News and Interviews

Getting to Know KidLit Star Susan Hughes: Apartment Fires, Ravine Nudes, & Happy Dog Tears

book cover_same here

In kidlit star Susan Hughes' newest book, young readers can travel all over the world, not to focus on what is different or surprising, but instead to find out the ways in which we are all the same. 

Same Here! (Owlkids, illustrated by Sophie Casson), explores what unites us regardless of where and how we live, from the universal need for love and connection to the excitement of learning, enjoying special food, playing with friends, and more. 

Hughes' extensive research is clear in the book, but the kid-friendly narrative stays light and dynamic, focusing instead on the languages of music, play, and family that cross borders and ring true for kids everywhere. Sophie Casson's playful, gentle artwork highlights Hughes' thesis perfectly, as kids are encouraged to look beyond their own backyards and develop empathy and interest in a global experience. 

We're excited to welcome Susan, a former Open Book columnist, to the site today to celebrate the publication of Same Here with our Dirty Dozen challenge for writers. We ask authors to share 12 unexpected facts about themselves – and Susan did us one better, with a list of 13 fun facts that contains tears (both happy and sad), out of control fires, and a naked ravine visitor. Get to know one of Canada's bestselling kids' writers here.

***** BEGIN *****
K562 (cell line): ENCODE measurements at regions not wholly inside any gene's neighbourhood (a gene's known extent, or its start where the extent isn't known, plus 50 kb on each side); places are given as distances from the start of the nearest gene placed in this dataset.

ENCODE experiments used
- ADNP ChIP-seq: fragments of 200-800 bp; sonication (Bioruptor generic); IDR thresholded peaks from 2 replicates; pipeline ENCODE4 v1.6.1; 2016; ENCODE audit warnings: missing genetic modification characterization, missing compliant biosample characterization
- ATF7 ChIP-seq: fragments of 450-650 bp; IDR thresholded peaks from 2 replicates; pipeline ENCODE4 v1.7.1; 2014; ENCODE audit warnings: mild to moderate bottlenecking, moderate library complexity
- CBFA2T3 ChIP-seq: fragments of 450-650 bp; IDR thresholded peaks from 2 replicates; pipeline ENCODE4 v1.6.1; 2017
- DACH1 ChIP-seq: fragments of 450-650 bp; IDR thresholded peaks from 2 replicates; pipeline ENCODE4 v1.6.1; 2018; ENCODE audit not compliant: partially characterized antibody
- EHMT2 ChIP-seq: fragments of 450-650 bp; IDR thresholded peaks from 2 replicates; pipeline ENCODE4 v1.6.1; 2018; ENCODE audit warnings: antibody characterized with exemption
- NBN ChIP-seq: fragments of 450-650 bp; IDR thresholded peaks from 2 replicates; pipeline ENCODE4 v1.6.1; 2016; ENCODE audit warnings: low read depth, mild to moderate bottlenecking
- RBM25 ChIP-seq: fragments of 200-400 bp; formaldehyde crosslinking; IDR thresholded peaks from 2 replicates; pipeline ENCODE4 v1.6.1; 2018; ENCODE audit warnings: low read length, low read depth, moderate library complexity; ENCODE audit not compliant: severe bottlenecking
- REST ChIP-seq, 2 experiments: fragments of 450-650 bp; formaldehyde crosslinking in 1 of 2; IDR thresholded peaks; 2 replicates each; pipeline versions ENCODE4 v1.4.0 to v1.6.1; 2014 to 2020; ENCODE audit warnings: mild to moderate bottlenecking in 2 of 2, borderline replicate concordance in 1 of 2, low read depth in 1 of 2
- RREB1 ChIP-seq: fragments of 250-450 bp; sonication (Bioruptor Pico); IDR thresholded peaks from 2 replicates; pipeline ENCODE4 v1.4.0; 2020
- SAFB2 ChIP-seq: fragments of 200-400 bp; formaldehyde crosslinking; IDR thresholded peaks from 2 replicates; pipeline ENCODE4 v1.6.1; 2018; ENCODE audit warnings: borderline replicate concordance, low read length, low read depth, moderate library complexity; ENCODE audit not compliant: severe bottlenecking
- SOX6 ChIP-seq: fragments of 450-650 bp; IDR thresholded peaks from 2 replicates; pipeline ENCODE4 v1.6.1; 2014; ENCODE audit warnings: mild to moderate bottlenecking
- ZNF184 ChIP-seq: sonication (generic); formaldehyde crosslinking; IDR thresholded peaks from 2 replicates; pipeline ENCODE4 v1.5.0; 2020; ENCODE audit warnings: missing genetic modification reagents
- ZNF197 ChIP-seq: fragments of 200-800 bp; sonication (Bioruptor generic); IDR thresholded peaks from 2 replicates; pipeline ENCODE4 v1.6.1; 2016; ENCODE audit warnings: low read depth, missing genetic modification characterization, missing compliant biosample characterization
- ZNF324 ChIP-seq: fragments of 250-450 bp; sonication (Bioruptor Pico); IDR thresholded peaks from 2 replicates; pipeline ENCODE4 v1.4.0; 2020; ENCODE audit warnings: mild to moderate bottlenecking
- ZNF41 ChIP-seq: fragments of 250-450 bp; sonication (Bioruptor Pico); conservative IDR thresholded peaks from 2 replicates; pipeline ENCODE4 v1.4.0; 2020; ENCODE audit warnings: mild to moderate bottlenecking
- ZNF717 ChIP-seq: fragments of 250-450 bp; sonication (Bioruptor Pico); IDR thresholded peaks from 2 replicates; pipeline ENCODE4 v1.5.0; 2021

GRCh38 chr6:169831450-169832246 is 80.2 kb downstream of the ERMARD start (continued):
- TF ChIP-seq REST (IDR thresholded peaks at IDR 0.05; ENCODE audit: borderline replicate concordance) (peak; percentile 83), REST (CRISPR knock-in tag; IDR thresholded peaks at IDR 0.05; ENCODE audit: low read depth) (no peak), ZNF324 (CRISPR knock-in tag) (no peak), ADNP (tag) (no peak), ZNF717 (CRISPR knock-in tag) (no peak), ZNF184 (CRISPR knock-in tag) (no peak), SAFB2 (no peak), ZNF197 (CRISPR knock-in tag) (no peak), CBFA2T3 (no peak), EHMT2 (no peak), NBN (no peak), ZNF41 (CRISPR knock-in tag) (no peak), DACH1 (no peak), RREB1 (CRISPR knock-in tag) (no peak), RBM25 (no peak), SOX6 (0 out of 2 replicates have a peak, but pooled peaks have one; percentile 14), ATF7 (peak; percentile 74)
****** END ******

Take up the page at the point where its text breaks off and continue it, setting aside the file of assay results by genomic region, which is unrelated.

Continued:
The Dirty (Baker's) Dozen with Susan Hughes:

author_Susan Hughes

1. I don’t have a cell phone.

2. Our parents put my sister and I in ballet lessons when we were kids. After two (maybe one) lessons, the instructor advised I switch to eurhythmics classes. I endured the torture of group eurhythmics classes (with ribbons, bouncing balls, etc) every Saturday morning for about 3 million years.

3. Cool fact: apparently my eurhythmics instructor was Donald Hines, who wrote the theme song for, and was the pianist for, the long-running CBC children’s TV show Mr. Dressup.

4. I experienced altitude sickness when I entered Tibet by land from Nepal. Meanwhile, I saw Mount Everest—from a distance, but wow!

5. I have two siblings. I’m Child B. Child A (see #2) got to stay in ballet and went on to study dance at Ryerson University. Child C always complains that no one ever tells him anything and he’s mostly right.

6. I hated swimming lessons as a kid. Mom would walk me to the nearby school for my lessons, holding my hand, while big fat tears rolled down my cheeks. Today, however, I’m able to swim.

7. I was in my early 20s, sharing a flat in a low-rise apartment building in the Toronto Annex. One evening, home alone, I decided to use our fireplace for the first time. Following my roomie’s example, I grabbed some newspapers from the tall stack handily located next to the fireplace, rolled them up as “logs,” arranged them in the fireplace, and lit them. The fire was moderately okay. Except after a while, I noticed smoke coming from the stack of newspapers beside the fireplace. Then the newspapers were on fire. Then the carpet was burning. Then the couch ignited. I had a situation going on. I tried not to panic.